The Isaraelites' victory relied on three facets of the battle: Joshua on the frontlines, Moses being obedient to God and holding up his staff, and Aaron and Hur offering support to Moses in doing so. Ultimately, the battle was the Lord's but those individuals all had a part to play. 

Do you have a friend who's hurting? Do you want to take the pain away and fix the problem for them? I understand. But I am realizing that God allows us all to go through storms so that we learn 1) to rely on Him and only Him for strength and victory, 2) To enlist the help of close, Godly friends to support us through prayer and their presence, and 3) To refine us and strengthen our faith. 

I pray that I will be the kind of friends Aaron and Hur were. I pray for the diligence and dedication to the Lord that Moses had and I pray for the courage that Joshua had on the frontines of battle. 

Thursday, January 8, 2015

What If We Linked Arms Instead of Locking Horns?

I read an amazing post this week. I'm so mad I didn't write it.

If you don't click over and read the article for yourself, allow me to summarize (and probably totally destroy the writer's eloquence in the process.)

It's time to take our women's ministries seriously. 

It's time to dig in and study the Word of God with a voracious appetite, single-mindedness, and purpose.

It's time to get serious about being ministers of the Word and stop "playing church."

Not all churches or groups are guilty of this, but so many are.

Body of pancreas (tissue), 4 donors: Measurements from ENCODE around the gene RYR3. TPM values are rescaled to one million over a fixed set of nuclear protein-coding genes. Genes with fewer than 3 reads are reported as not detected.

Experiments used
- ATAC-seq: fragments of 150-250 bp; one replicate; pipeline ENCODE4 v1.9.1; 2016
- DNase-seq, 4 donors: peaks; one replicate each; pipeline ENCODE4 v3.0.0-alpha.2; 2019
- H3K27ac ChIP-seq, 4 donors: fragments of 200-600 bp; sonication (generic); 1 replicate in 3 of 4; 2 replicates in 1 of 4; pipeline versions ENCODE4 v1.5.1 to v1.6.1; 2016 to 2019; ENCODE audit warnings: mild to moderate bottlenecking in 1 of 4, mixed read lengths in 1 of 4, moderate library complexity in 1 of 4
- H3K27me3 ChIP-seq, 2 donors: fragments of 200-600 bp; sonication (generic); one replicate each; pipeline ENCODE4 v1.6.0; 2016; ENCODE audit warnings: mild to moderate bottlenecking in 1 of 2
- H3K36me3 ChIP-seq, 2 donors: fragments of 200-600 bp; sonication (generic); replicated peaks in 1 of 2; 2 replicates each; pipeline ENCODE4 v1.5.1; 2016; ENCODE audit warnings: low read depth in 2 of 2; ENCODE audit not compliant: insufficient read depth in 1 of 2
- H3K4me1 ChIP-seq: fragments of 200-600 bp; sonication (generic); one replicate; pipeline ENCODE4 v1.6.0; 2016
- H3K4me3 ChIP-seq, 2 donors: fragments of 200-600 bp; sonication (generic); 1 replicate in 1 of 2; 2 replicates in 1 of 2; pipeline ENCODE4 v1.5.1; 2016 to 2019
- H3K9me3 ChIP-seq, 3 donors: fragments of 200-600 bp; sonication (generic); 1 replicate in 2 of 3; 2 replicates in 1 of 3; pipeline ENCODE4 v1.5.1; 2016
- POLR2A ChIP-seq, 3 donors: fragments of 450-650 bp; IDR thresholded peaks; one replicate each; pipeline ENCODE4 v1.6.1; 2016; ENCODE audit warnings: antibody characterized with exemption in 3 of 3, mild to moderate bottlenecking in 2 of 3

So often we exchange depth and "meat" for comfort and entertainment. In the vain of "community" we carve out Jesus and add in fluff.

Last night I texted a friend this:
I'm so tired of these writers, speakers, bloggers, teachers, and leaders who write/speak a bunch of emotional fluff, sprinkle in some scripture, and create a catchphrase, and they blow up because women eat that up.
I don't want to be one of those writers or speakers who spins fluff and emotion with some scripture cleverly woven in. It's a dangerous mix. We were never meant to be driven by emotion. In fact, we were given a spirit of love, power, and self-control (2 Timothy 1:7).

I see so many women leaders on national levels who have massive followings of those who will stare at blatant heresy and pump a fist of solidarity while saying, "I see your heart and I know you mean well..."


If you ever "see my heart" and it's not in line with the will of God, have my permission to address it with me.

My brothers and sisters, if one of you should wander from the truth and someone should bring that person back, remember this: Whoever turns a sinner from the error of their way will save them from death and cover over a multitude of sins. James 5:19-20
Let's get focused. Let's roll up our sleeves and prioritize our ministries.

Do I enjoy getting together with women in a beautifully decorated venue? Sure I do! I enjoy well-thought-out and clever decor and good food, but if that's where the experience ends, I'm at a loss...and so are you.

If I leave the meeting/conference/study--one that is specifically heralded as a "church" event-- and I know nothing more about Jesus or His will for my life, I've wasted my time.

If more thought went into entertaining or creating an experience than it did sharing who Christ is, how the Bible applies to our lives, and equipping our attendees with God's Truths, then we've missed the point.

If we spend more time discussing the details of table decorations, wall hangings, and crafts than we do Biblical Truths and praying for those in attendance, I believe our priorities are misaligned.

Hear me: there is certainly a time and a place for leisure and activities that we enjoy. 

What I am addressing here is not that. What I am addressing here are those events that fall under the banner of "Christian" or "church."

I have this vision of women who strengthen one another and look for ways to celebrate one another in ways that glorify God.

I see women linking arms and joining together to complement each other's gifts and talents in a way that brings attention to the Lord...and not to ourselves.

Instead of gossip, I see connection.

Instead of back-biting, I see collaboration.